mendelianGenetics

mendelianGenetics - Mendel’s Breakthrough Patterns,...

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Unformatted text preview: Mendel’s Breakthrough Patterns, Particles, and Principles of Heredity 1 Ancient Geneticists? 2 Outline of Mendelian Genetics The historical puzzle of inheritance and how Mendel’s experimental approach helped solve it Mendel’s approach to genetic analysis including his experiments and related analytic tools A comprehensive example of Mendelian inheritance in humans 3 Gregor Mendel (1822­1844) Fig. 2.2 4 Themes of Mendel’s work Variation is widespread in nature. Observable variation is essential for following genes. Variation is inherited according to genetic laws and not solely by chance. Mendel’s laws apply to all sexually reproducing organisms. 5 State of genetics in early 1800’s What is inherited? How is it inherited? What is the role of chance in heredity? 6 Historical theories of inheritance One parent contributes most features (e.g., homunculus, N. Hartsoiker, 1694). Blending inheritance – parental traits become mixed and forever changed in offspring 7 Fig.2.6 Keys to Mendel’s experiments The garden pea was an ideal organism. Vigorous growth Self fertilization Easy to cross fertilize Produced large number of offspring each generation 8 9 Monohybrid crosses reveal units of inheritance and Law of Segregation. Fig.2.9 10 10 Alternative forms of traits are alleles Each trait carries two copies of a unit of inheritance, one inherited from the mother and the other from the father. Alternative forms of traits are called alleles. 11 11 Law of Segregation Two alleles for each trait separate (segregate) during gamete formation, and then unite at random, one from each parent, at fertilization. Fig. 2.10 12 12 The Punnet Square Fig. 2.11 13 13 Rules of Probability Independent events - probability of two events occurring together What is the probability that both A and B will occur? Solution = determine probability of each and multiply them together. Mutually exclusive events - probability of one or another event occurring. What is the probability of A or B occurring? Solution = determine the probability of each and add them together. 14 14 Further crosses confirm predicted ratios. Fig. 2.12 15 15 Genotypes and Phenotypes Phenotype – observable characteristic of an organism Genotype – pair of alleles present in an individual Homozygous – two alleles of trait are the same (YY or yy) Heterozygous – two alleles of trait are different (Yy) 16 16 Genotypes versus phenotypes YK × Yy 1:2:1 YY:Yy:yy 3:1 yellow: green Fig. 2.13 17 17 Test cross reveals …? Fig. 2.14 18 18 Results of Mendel's dihybrid crosses F2 generation contained both parental types and recombinant types. Alleles of genes assort independently, and can thus appear in any combination in the offspring. 19 19 Dihybrid cross shows parental and recombinant types. Fig. 2.15 20 20 Dihybrid cross produces a predictable ratio of phenotypes. Fig. 2.15 21 21 The law of independent assortment During gamete formation different pairs of alleles segregate independently of each other. Fig. 2.16 22 22 Summary of Mendel's work Inheritance is particulate ­ not blending. There are two copies of each trait in a germ cell. Gametes contain one copy of the trait. Alleles (different forms of the trait) segregate randomly. Alleles are dominant or recessive ­ thus the difference between genotype and phenotype. Different traits assort independently. 23 23 Laws of probability for multiple genes P gametes F1 gametes RYTS RyTS rYTS ryTs RRYYTTSS X rryyttss RYTS RrYyTtSs RYTs RyTs rYTs rYtS RYtS RytS rYts rYts RYts Ryts rYTS ryts ryts X RrYyTtSs RYTS RyTS rYTS ryTs RYTs RyTs rYTs rYtS RYtS RytS rYts rYts RYts Ryts rYTS ryts F2 What is the ratio of different genotypes and phenotypes? 24 24 Punnet Square method - 24 = 16 possible gamete combinations for each parent Thus, a 16 × 16 Punnet Square with 256 genotypes That’s one big Punnet Square! Loci Assort Independently - So we can look at each locus independently to get the answer. 25 25 P F1 RRYYTTSS × rryyttss RrYyTtSs × RrYyTtSs What is the probability of obtaining the genotype RrYyTtss? Rr × Rr Yy X Yy Tt × Tt Ss × Ss 1SS:2Ss:1ss 1/4 ss 1RR:2Rr:1rr 1YY:2Yy:1yy 1TT:2Tt:1tt 2/4 Rr 2/4 Yy 2/4 Tt Probability of obtaining individual with Rr and Yy and Tt and ss. 2/4 × 2/4 × 2/4 × 1/4 = 8/256 (or 1/32) 26 26 P F1 RRYYTTSS × rryyttss RrYyTtSs × RrYyTtSs What is the probability of obtaining a completely homozygous genotype? Genotype could be RRYYTTSS or rryyttss Rr × Rr Yy × Yy Tt × Tt Ss × Ss 1SS:2Ss:1ss 1/4 SS 1/4 ss 1RR:2Rr:1rr 1YY:2Yy:1yy 1TT:2Tt:1tt 1/4 RR 1/4 rr 1/4 YY 1/4 yy 1/4 TT 1/4 tt (1/4 × 1/4 × 1/4 × 1/4) + (1/4 × 1/4 × 1/4 × 1/4) = 2/256 27 27 1900 ­ Carl Correns, Hugo deVries, and Erich von Tschermak rediscover and confirm Mendel’s laws. Fig. 2.19 28 28 Anatomy of a pedigree Fig. 2.20 29 29 30 30 A vertical pattern of inheritance indicates a rare dominant trait. Huntington’s disease: A rare dominant trait Assign the genotypes by working backward through the pedigree Fig. 2.21 31 31 A horizontal pattern of inheritance indicates a rare recessive trait. Cystic fibrosis: a recessive condition Assign the genotypes for each pedigree Fig.2.22 32 32 Cystic fibrosis or I II 1 1 2 2 2 1 1 2 3 4 3 2 5 3 4 2 3 4 4 III IV 1 1 V VI VII 1 2 33 33 Cystic fibrosis I II 1 2 2 2 1 1 2 3 4 3 2 5 3 4 3 4 4 1 2 III IV 1 1 V VI VII 1 2 34 34 Cystic fibrosis I II 1 2 2 2 1 1 2 3 4 3 2 5 3 4 3 4 4 1 2 III IV 1 1 V VI VII 1 2 35 35 Cystic fibrosis I II 1 2 2 2 1 1 2 3 4 3 2 5 3 4 3 4 4 1 2 III IV 1 1 V VI VII 1 2 36 36 Cystic fibrosis I II 1 2 2 2 1 1 2 3 4 3 2 5 3 4 3 4 4 1 2 III IV 1 1 V VI VII 1 2 37 37 Cystic fibrosis or I II 1 1 2 2 2 1 1 2 3 4 3 2 5 3 4 2 3 4 4 III IV 1 1 V VI VII 1 2 38 38 Cystic fibrosis I II I II 1 2 1 2 3 4 5 6 1 2 1 2 3 4 5 39 39 Cystic fibrosis I II I II 1 2 1 2 3 4 5 6 1 2 1 2 3 4 5 40 40 Cystic fibrosis I II I II 1 2 1 2 3 4 5 6 1 2 1 2 3 4 5 41 41 Cystic fibrosis I II I II 1 2 1 2 3 4 5 6 1 2 1 2 3 4 5 42 42 43 43 44 44 Homework: 16, 17, 29 and visit the www.mhhe.com/hartwell3 Go to Ch 2./ interactive web exercise Next time more on the family below! 45 45 ...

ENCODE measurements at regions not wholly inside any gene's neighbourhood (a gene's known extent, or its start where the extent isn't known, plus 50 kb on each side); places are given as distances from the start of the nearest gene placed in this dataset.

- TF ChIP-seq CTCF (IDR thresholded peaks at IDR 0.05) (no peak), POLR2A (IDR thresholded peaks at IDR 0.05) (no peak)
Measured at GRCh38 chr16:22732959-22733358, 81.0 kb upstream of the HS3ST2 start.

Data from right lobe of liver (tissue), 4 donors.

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This note was uploaded on 12/17/2009 for the course BIO 2354 taught by Professor Brockett during the Spring '08 term at Georgia Tech.